Then there’s the longevity thing. This is where Tim Cook is holding out hope right now, and I think I’m inclined to agree: Over time, the people who love and use their iPads will replace them. But these are not smartphones that get swapped every two years. Tablets have a longer lifespan, like a PC, and so many people bought them during those first couple of years that we’re going to have to wait to see them buy replacements. When that happens, the sales figures will show it—but it won’t look anything like that initial peak of enthusiasm.
The mystery of the tablet market is, how many of the initial tablet buyers were the first case—full of regret and unlikely to ever buy one again—and how many were the second case. I am not an analyst and I haven’t done any research. All I can say is that, I love my iPad and I know a whole lot of other people who do, too. My gut feeling is that there is a very nice market for the product—one quite a bit larger than the Mac market—and eventually we’ll see that. But all I’ve got is a gut feeling.
In the meantime, Cook and Apple seem to be trying everything they can to restart the iPad’s momentum. The much-ballyhooed partnership with IBM is all about iPads. Apple keeps pushing in education and other markets, too. And of course, iOS 9 will bring a bunch of productivity features that should make the iPad a much more flexible tool for getting work done.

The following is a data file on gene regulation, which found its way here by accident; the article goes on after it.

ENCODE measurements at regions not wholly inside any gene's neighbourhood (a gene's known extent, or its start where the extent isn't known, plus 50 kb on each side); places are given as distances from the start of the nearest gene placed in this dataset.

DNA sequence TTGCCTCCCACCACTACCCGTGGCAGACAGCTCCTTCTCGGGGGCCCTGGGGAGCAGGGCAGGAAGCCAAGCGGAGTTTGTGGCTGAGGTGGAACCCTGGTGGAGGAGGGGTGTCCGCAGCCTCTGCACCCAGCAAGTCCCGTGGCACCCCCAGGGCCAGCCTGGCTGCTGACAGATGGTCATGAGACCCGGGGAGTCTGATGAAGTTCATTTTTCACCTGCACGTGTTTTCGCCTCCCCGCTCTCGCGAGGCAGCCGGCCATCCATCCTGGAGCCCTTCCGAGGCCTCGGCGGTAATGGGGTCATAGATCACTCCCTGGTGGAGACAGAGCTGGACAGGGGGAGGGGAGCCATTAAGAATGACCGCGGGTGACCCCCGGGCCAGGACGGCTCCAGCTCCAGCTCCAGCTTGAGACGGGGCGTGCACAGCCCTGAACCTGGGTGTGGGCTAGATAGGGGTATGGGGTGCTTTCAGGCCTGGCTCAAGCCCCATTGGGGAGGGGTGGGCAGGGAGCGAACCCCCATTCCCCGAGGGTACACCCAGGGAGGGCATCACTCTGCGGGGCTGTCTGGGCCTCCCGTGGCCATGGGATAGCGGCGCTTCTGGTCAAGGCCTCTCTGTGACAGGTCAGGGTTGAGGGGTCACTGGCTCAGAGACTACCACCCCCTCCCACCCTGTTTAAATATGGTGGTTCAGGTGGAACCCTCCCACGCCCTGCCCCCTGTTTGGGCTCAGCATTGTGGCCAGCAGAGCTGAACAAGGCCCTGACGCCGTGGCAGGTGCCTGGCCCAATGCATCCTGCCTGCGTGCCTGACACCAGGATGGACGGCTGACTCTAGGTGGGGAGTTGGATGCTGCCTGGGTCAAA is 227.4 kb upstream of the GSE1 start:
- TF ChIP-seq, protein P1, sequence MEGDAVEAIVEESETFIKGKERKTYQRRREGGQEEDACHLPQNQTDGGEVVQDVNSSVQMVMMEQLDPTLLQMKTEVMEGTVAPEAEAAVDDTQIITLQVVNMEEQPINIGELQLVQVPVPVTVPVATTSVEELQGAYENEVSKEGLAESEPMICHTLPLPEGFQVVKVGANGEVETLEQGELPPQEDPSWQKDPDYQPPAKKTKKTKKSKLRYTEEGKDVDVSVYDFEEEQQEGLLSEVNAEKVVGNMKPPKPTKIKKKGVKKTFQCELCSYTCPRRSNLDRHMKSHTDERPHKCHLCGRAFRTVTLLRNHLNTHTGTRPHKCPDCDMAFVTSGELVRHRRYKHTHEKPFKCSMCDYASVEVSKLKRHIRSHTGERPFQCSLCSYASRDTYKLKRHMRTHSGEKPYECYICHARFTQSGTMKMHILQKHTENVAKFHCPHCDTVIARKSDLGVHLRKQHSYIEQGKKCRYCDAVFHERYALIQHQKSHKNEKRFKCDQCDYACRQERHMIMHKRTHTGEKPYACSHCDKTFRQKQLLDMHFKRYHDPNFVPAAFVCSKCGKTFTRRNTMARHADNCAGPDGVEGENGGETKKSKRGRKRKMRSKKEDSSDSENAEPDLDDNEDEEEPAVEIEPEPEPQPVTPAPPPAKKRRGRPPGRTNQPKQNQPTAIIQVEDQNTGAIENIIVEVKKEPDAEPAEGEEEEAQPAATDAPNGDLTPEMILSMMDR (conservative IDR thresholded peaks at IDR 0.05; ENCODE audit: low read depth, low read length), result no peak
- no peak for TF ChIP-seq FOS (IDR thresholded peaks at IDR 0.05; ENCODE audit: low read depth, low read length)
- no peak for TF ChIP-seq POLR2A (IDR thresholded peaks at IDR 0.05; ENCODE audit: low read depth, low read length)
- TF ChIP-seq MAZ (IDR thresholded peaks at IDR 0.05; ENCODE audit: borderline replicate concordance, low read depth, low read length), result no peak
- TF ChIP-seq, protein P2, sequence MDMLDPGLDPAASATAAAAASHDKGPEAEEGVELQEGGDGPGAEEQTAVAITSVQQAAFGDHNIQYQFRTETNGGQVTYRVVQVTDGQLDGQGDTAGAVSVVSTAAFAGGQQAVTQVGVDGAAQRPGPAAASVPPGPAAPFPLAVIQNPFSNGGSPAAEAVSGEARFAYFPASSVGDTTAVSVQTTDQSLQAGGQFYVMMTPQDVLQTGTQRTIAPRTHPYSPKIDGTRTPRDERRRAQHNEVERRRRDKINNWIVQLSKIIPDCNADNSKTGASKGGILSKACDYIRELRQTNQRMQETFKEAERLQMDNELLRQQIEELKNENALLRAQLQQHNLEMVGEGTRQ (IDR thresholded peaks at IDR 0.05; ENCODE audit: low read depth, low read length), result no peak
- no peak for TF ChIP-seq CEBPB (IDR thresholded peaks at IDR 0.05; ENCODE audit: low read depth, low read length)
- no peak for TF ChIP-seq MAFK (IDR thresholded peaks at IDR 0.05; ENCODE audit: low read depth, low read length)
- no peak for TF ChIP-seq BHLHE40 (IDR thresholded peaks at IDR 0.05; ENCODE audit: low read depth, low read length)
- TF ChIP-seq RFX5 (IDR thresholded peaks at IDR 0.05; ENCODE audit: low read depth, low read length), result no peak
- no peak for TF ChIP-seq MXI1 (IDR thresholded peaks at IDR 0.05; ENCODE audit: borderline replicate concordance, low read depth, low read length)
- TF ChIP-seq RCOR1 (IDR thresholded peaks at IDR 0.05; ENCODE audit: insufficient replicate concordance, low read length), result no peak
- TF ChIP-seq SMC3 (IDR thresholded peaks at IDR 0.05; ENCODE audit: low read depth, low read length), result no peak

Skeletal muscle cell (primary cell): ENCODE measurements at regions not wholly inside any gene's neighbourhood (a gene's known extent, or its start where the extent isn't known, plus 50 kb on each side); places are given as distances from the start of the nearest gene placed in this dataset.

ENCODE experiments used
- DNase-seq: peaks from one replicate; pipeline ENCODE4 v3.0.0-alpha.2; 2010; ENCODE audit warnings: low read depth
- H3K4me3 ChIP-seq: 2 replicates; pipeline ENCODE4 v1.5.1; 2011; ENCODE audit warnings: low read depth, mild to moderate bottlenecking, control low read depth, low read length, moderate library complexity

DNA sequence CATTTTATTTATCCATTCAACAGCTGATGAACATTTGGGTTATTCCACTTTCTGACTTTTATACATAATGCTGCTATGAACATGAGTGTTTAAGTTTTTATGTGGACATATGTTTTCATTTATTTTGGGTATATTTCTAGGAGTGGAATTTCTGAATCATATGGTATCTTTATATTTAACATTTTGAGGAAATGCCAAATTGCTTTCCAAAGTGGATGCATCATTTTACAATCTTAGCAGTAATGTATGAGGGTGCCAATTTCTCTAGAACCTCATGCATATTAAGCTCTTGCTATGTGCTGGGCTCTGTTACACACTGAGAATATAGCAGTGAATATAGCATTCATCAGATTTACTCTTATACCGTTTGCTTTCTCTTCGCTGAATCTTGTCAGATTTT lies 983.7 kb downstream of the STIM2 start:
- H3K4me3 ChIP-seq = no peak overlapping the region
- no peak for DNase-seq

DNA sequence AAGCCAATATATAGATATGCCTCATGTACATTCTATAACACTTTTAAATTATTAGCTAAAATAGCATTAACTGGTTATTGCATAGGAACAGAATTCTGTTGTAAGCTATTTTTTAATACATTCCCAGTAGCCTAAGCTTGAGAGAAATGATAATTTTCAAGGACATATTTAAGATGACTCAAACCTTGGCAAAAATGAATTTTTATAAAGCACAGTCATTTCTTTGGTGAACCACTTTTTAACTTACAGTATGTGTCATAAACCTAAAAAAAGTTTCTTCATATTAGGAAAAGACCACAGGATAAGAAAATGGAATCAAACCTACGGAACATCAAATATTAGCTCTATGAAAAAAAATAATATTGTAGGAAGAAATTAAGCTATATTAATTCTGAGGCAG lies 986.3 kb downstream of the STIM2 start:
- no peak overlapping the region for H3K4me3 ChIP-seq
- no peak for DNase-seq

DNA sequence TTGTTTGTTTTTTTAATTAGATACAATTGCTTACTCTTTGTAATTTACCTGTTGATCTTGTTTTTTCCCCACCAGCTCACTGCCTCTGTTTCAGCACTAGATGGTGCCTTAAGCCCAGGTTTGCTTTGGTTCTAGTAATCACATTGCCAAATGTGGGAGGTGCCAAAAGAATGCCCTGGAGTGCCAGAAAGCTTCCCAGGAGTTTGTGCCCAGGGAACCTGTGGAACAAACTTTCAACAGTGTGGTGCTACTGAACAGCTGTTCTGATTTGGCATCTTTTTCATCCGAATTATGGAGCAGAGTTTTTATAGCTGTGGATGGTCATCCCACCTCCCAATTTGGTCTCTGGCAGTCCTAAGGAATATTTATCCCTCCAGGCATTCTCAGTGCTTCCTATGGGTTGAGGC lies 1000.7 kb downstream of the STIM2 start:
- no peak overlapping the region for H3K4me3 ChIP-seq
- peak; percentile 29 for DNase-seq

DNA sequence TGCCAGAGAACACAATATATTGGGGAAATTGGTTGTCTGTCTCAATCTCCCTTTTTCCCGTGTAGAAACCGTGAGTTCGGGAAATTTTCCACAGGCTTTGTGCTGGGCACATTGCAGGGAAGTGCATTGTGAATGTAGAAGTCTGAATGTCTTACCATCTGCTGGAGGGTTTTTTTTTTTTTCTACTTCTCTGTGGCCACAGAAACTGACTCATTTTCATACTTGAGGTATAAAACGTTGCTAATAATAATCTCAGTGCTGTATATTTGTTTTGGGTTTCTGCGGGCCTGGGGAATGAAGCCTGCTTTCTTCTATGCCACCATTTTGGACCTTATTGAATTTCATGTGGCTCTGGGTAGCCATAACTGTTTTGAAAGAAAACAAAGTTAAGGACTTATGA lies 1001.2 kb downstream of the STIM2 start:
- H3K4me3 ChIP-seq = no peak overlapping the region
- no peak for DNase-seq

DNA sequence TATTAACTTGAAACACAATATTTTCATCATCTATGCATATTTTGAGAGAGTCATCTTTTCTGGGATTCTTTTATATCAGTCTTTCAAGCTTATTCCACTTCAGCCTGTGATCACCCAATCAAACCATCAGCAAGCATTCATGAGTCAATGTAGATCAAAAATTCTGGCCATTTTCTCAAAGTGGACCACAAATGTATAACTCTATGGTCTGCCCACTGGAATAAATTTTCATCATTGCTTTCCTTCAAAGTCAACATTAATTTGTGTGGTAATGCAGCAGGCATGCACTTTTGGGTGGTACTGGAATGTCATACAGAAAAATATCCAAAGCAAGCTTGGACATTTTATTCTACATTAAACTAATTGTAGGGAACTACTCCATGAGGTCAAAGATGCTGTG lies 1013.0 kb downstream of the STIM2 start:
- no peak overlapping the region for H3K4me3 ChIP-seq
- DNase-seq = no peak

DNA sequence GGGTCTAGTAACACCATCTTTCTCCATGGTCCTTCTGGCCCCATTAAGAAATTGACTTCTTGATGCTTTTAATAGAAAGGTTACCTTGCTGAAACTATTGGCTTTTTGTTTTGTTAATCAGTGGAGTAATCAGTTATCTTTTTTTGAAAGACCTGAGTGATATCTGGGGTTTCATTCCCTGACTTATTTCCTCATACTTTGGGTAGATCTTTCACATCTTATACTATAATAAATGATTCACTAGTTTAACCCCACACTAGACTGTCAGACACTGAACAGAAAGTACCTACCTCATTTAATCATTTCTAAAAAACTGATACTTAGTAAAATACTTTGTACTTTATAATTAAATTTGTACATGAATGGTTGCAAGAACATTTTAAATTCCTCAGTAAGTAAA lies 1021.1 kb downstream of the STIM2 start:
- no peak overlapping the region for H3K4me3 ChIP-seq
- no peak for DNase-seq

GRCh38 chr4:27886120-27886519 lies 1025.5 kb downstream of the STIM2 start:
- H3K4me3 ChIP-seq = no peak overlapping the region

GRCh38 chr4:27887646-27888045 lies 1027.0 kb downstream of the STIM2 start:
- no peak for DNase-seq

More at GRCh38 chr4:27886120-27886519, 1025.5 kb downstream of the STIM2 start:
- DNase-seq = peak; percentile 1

(I suspect the iPad’s initial sales were so good that Apple was fooled into thinking it didn’t need to improve the iPad—which is a mistake that the company may be paying for now. But Apple sure seems to be paying attention to it now!)
I don’t think the iPad or the tablet market in general are going to fade out, nor do I think the rumored iPad Pro will solve the iPad’s problems. The real story is going to be more complicated, and take time. Still, the numbers don’t lie: The iPad’s not what we thought it was going to be in the heady days of late 2012. Maybe we should all get over our disappointment about that and start imagining where it might go next.